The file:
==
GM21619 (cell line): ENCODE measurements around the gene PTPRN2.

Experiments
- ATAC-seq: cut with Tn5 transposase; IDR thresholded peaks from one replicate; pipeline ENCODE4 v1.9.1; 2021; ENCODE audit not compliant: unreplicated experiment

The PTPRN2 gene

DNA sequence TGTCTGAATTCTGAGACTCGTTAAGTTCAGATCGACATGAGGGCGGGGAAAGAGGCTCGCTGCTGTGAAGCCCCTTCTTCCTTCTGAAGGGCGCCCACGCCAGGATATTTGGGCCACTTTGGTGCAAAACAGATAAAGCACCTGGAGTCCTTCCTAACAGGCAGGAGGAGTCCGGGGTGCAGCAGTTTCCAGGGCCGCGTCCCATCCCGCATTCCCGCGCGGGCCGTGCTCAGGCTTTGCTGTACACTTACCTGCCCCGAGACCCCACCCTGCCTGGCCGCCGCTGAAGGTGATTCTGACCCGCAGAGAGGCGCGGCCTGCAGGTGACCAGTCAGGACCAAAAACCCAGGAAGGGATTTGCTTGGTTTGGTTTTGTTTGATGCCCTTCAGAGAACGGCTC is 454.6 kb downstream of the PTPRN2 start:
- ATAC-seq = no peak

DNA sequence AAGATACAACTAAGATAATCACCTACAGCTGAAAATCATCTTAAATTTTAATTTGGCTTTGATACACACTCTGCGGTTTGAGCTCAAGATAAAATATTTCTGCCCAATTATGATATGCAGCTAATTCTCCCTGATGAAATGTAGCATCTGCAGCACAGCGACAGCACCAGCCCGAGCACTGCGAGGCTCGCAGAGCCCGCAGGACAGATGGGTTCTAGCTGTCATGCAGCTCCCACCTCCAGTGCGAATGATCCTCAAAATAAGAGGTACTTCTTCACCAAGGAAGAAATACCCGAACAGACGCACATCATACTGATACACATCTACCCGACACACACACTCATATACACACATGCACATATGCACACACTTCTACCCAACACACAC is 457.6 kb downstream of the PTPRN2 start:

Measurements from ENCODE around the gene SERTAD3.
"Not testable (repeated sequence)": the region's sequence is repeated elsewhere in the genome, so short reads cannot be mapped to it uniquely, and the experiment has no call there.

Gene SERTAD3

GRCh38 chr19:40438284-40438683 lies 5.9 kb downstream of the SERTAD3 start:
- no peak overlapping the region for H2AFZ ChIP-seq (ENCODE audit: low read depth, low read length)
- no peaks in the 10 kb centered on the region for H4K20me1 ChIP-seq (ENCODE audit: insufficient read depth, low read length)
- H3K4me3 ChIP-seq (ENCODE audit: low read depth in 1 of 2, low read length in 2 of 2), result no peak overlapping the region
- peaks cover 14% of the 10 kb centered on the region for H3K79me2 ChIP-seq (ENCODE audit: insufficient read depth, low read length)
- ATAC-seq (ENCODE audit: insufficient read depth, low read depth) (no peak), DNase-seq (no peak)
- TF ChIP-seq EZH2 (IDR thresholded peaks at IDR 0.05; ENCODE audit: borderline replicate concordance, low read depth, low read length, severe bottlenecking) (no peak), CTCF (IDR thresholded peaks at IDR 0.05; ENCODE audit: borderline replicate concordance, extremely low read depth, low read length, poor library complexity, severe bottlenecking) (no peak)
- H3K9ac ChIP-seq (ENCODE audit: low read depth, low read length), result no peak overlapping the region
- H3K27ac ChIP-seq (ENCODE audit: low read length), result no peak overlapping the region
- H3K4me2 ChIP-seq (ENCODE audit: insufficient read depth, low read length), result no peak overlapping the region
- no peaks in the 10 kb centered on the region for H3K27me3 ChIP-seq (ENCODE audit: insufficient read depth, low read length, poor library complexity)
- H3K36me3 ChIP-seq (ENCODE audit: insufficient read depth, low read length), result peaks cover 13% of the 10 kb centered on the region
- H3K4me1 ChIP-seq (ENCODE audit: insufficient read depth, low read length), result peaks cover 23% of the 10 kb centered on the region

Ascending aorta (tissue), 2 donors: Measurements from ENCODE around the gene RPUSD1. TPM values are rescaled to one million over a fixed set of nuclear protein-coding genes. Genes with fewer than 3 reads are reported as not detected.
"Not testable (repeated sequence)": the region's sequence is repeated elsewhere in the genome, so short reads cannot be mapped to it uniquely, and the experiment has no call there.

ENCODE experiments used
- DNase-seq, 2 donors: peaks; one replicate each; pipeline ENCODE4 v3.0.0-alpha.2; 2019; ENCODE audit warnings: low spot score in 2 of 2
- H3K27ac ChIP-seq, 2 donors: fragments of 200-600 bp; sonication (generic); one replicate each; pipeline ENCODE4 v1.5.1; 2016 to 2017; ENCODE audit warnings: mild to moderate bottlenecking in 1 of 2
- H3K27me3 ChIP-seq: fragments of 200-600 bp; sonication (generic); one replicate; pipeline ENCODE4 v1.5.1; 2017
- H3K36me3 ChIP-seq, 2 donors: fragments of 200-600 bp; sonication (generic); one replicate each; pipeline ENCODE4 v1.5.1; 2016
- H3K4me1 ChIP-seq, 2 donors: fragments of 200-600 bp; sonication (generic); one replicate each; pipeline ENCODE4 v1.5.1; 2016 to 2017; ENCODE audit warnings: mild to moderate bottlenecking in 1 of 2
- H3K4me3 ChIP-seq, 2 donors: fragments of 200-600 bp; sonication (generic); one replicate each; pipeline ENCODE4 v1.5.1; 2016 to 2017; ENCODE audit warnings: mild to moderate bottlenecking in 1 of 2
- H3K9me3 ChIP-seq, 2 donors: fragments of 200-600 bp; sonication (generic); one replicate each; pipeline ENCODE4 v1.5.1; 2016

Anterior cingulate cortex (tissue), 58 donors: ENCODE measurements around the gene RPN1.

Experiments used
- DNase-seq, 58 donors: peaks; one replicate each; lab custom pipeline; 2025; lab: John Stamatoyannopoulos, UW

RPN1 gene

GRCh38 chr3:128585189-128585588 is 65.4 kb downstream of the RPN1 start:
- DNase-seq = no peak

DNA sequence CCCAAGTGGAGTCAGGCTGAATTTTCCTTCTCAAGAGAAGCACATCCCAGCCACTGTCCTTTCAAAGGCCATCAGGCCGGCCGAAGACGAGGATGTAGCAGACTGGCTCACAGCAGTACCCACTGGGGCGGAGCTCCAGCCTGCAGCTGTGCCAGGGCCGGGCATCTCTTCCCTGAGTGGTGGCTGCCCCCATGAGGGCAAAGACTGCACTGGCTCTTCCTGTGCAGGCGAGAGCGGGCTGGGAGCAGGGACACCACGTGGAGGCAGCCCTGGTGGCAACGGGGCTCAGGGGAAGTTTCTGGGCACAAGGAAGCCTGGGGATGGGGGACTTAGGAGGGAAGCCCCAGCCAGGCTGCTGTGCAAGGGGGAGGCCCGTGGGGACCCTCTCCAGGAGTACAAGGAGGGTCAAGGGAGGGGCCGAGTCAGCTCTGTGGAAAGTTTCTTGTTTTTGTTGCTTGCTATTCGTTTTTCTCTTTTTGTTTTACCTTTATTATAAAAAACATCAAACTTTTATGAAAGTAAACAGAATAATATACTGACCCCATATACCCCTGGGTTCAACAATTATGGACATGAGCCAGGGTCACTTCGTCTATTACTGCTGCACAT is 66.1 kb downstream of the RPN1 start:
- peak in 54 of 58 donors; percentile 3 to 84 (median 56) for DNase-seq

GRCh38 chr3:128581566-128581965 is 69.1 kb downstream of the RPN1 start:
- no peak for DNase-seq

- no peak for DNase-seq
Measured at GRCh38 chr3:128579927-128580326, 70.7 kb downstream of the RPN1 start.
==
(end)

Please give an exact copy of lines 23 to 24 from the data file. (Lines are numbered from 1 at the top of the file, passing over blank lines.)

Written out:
- H3K4me1 ChIP-seq (ENCODE audit: insufficient read depth, low read length), result peaks cover 23% of the 10 kb centered on the region

Ascending aorta (tissue), 2 donors: Measurements from ENCODE around the gene RPUSD1. TPM values are rescaled to one million over a fixed set of nuclear protein-coding genes. Genes with fewer than 3 reads are reported as not detected.